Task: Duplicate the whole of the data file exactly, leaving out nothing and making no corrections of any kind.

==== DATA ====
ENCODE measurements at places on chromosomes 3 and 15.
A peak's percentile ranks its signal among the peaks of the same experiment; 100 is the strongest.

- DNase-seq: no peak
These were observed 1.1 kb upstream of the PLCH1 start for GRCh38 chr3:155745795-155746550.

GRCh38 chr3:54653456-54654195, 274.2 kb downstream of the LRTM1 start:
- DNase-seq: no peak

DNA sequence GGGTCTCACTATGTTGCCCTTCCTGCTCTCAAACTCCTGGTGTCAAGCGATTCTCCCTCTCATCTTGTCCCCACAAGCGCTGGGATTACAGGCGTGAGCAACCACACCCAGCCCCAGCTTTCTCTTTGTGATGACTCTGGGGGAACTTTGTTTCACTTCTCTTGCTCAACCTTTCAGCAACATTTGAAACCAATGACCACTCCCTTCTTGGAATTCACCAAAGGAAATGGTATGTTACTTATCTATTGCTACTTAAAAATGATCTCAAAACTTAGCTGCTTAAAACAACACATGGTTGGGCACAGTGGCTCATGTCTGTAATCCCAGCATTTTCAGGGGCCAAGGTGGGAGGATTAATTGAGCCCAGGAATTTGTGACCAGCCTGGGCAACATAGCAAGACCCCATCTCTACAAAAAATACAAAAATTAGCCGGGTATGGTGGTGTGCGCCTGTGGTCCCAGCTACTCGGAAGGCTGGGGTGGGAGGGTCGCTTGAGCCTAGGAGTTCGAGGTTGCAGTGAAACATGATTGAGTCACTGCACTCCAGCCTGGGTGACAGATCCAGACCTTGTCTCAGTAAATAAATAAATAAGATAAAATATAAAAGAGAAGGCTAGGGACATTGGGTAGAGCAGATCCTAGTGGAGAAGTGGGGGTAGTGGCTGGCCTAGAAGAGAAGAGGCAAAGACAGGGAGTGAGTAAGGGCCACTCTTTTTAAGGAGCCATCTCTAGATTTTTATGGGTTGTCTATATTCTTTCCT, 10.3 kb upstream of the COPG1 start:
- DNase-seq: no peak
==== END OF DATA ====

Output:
ENCODE measurements at places on chromosomes 3 and 15.
A peak's percentile ranks its signal among the peaks of the same experiment; 100 is the strongest.

- DNase-seq: no peak
These were observed 1.1 kb upstream of the PLCH1 start for GRCh38 chr3:155745795-155746550.

GRCh38 chr3:54653456-54654195, 274.2 kb downstream of the LRTM1 start:
- DNase-seq: no peak

DNA sequence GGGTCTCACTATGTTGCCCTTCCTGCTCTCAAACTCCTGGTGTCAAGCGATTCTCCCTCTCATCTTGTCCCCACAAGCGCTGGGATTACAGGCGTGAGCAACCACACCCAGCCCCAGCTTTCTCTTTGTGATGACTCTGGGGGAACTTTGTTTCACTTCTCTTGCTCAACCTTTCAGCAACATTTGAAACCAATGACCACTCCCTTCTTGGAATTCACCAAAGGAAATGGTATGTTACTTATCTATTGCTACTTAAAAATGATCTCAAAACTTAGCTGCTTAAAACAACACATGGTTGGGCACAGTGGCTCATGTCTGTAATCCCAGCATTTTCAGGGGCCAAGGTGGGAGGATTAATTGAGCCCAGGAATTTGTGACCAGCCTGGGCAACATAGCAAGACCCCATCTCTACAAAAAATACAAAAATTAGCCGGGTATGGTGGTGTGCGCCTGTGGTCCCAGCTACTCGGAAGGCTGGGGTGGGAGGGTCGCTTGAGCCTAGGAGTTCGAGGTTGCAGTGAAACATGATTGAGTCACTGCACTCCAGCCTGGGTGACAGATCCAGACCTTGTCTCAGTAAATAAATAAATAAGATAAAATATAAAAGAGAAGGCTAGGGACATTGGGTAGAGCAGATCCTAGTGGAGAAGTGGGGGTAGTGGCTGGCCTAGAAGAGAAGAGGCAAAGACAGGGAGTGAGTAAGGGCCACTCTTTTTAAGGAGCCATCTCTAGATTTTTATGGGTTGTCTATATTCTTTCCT, 10.3 kb upstream of the COPG1 start:
- DNase-seq: no peak